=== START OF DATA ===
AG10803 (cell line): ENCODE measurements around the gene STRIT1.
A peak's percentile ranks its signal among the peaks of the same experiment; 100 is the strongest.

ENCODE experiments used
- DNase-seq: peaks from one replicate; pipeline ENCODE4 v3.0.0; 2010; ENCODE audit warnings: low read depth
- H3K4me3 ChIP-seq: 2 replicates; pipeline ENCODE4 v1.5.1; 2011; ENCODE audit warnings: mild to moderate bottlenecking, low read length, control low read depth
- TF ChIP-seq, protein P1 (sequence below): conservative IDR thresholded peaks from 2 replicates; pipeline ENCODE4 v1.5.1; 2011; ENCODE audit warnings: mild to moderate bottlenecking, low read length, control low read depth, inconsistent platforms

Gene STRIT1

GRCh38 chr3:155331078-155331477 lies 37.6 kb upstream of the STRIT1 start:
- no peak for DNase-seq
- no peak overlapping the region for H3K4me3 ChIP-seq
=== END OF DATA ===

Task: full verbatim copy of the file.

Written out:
AG10803 (cell line): ENCODE measurements around the gene STRIT1.
A peak's percentile ranks its signal among the peaks of the same experiment; 100 is the strongest.

ENCODE experiments used
- DNase-seq: peaks from one replicate; pipeline ENCODE4 v3.0.0; 2010; ENCODE audit warnings: low read depth
- H3K4me3 ChIP-seq: 2 replicates; pipeline ENCODE4 v1.5.1; 2011; ENCODE audit warnings: mild to moderate bottlenecking, low read length, control low read depth
- TF ChIP-seq, protein P1 (sequence below): conservative IDR thresholded peaks from 2 replicates; pipeline ENCODE4 v1.5.1; 2011; ENCODE audit warnings: mild to moderate bottlenecking, low read length, control low read depth, inconsistent platforms

Gene STRIT1

GRCh38 chr3:155331078-155331477 lies 37.6 kb upstream of the STRIT1 start:
- no peak for DNase-seq
- no peak overlapping the region for H3K4me3 ChIP-seq